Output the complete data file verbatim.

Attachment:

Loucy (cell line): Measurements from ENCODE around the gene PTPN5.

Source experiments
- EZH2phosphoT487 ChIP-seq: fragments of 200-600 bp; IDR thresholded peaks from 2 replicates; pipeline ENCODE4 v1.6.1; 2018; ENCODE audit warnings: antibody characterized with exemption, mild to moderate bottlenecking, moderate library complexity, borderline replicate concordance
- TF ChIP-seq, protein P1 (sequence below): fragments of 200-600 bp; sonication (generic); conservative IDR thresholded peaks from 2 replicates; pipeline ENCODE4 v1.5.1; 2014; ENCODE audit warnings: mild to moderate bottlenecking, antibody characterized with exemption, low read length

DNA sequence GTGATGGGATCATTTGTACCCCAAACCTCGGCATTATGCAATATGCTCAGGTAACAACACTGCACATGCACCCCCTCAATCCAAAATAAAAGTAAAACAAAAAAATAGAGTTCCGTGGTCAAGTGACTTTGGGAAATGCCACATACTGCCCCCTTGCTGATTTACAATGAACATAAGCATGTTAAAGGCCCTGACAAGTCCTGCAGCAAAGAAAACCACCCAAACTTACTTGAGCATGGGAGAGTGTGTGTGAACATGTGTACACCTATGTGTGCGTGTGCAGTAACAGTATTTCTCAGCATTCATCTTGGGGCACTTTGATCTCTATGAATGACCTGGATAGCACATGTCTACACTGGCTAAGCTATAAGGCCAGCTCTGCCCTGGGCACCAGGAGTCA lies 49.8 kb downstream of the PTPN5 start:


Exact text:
Loucy (cell line): Measurements from ENCODE around the gene PTPN5.

Source experiments
- EZH2phosphoT487 ChIP-seq: fragments of 200-600 bp; IDR thresholded peaks from 2 replicates; pipeline ENCODE4 v1.6.1; 2018; ENCODE audit warnings: antibody characterized with exemption, mild to moderate bottlenecking, moderate library complexity, borderline replicate concordance
- TF ChIP-seq, protein P1 (sequence below): fragments of 200-600 bp; sonication (generic); conservative IDR thresholded peaks from 2 replicates; pipeline ENCODE4 v1.5.1; 2014; ENCODE audit warnings: mild to moderate bottlenecking, antibody characterized with exemption, low read length

DNA sequence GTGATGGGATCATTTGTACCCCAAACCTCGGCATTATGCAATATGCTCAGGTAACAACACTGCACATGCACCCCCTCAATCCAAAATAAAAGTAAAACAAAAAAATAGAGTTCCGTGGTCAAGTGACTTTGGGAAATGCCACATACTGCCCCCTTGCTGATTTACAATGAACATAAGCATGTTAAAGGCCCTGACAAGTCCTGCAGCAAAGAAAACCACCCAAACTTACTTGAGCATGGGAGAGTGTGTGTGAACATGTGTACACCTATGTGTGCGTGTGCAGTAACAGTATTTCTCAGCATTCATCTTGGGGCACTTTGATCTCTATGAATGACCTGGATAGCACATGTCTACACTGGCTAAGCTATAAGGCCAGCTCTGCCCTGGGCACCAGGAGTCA lies 49.8 kb downstream of the PTPN5 start: